Gluten Free Flour Comparison

The foundation of any baking recipe is flour, and in our case, gluten free flour. How do you know what gluten free flour or blend combination is best for which recipe? Should you blend your own or buy a pre-mixed gluten free flour blend? Read on for answers!

When I finally created (after two years of work!) a truly All Purpose gluten-free flour that I could use just like I had my all purpose wheat flour before, I was back baking delicious foods again, for everyone!  I was so excited to share delicious treats with friends and family — and to lick the bowl — that I ultimately started sharing my “Jules Flour” with tens of thousands of others living gluten-free because it was too good to keep just for myself!

When you want to convert a favorite family recipe, or a gluten-free recipe calling for several different kinds of flour, all you need to do is to use a really good and truly all purpose gluten-free flour like my gfJules™ All Purpose Gluten Free Flour. Simply total up the amount of flour called for in the recipe and use that amount of the all purpose gluten-free flour instead.

Gluten Free Flours

Gluten free flours range from mild to flavorful, fine to gritty. Know which are best for general baking.

Things to look for in a great Gluten Free Flour blend:

  • Do yourself a favor and don’t use any bean flours! They smell funny, they leave an odd aftertaste, and using them in your recipes means you’ll often need to add more sugar to mask those unpleasant characteristics! Choose clean flours that don’t have any taste and the flavors of your recipes will shine through!
  • Steer clear of gluten free flours that have a funky aftertaste (bean flours). Some other whole grain flours like amaranth, quinoa, sorghum, millet and others have distinct flavors which may or may not appeal to you. They will taste different than the all purpose wheat flour you are used to, though. Decide whether you like the taste and performance of these flours through experimentation, if you’re the kind of baker who likes to try new things. If not, know that these flours will taste different, which may not be what you had in mind.
  • Blends that contain a lot of rice flour tend to be gritty.  To combat that, make sure blends you buy or make have enough starches in it (corn starch, potato starch, tapioca starch, arrowroot powder …) to keep the end product light, instead of dense, heavy and gritty.
  • Many gluten free flour blends contain dairy or other food allergens which may not work for your family. Review ingredient labels closely, and know that there are alternatives if the blend you’re considering won’t work for you.
  • If the recipe you are using calls for xanthan gum or guar gum (binding agents used to replace the sticky qualities of gluten), the all purpose gluten free flour you are using should already include the gum, so don’t rush out and buy or add more. (Using too much of these gums in your baking will make your baked goods rubbery – read more about how to use these gums in your baking in my article on gluten free baking with gums!) However, if the all-purpose flour for some reason does not already include gums, you will need to add that ingredient on your own.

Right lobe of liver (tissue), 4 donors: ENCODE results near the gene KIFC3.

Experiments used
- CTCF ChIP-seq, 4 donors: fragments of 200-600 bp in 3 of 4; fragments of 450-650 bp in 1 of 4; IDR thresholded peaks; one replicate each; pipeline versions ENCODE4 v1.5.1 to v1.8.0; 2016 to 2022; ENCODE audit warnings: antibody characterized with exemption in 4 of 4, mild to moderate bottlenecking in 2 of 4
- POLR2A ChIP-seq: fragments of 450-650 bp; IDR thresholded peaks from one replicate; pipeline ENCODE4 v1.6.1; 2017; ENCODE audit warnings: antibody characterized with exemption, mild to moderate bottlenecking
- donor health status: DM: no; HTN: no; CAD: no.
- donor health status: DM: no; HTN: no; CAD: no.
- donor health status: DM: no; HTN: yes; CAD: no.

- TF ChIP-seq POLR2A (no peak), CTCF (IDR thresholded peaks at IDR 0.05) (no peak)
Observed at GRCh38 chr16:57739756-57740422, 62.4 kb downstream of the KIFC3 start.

• All kinds of recipes for all purpose flours are easy to find, and there are several pre-mixed blends available as well (my gfJules Flour is the one I recommend for my recipes on this site). If you try one that doesn’t work for you, try another — they are all created differently! (Here’s a homemade version of my preferred blend.) Don’t get discouraged or feel too overwhelmed to bake now that you’ve gone gluten free. It can be quite easy and delicious when you have the right ingredients to take the guess-work out of it for you!
  • If you have other food allergies or sensitivities, a good starting place to make your own homemade blend for cookies, cakes and quick breads is to use this ratio of whole grains to starches plus gum (keep in mind that the blend performs better when you use a mix of starches and whole grains, rather than just two flours in total – experiment and keep good notes!):
    • 2 1/2 cups gluten free starch (choose at least one: cornstarch, potato starch, tapioca starch, arrowroot, sweet rice …)
    • 1 1/2 cups gluten free whole grain flour (choose at least one: sorghum, millet, brown rice, buckwheat, white rice, sweet potato, almond, amaranth, teff, quinoa, coconut, oat …)
    • 4 teaspoons xanthan (some are made with corn) OR guar gum
  • For yeast breads and pizza dough, you’ll want to change the ratio given above to equal parts starch and whole grain plus 1 teaspoon gum per cup of flour blend.
  • If you prefer to purchase a pre-made blend which suits your food allergies, I totally understand (it’s very handy!). You may have to tweak some recipes, as all blends are different — some require more liquid than others, for example — but the corn-free blend I recommend is Better Batter Flour.
gfJules gluten free all purpose flour

Voted #1 Gluten Free All Purpose Flour 2 years in a row in the nationwide Gluten Free Awards.

At the end of the day, don’t be daunted by all these recipes and ratios, though. I don’t make a new blend for every recipe anymore. What I use EVERY day in ALL recipes is my gfJules™ Gluten Free All Purpose Flour. It takes the guess-work out of all of it; I know I can rely on it to work and it keeps my baked goods fresher longer. It truly makes gluten free life a lot easier!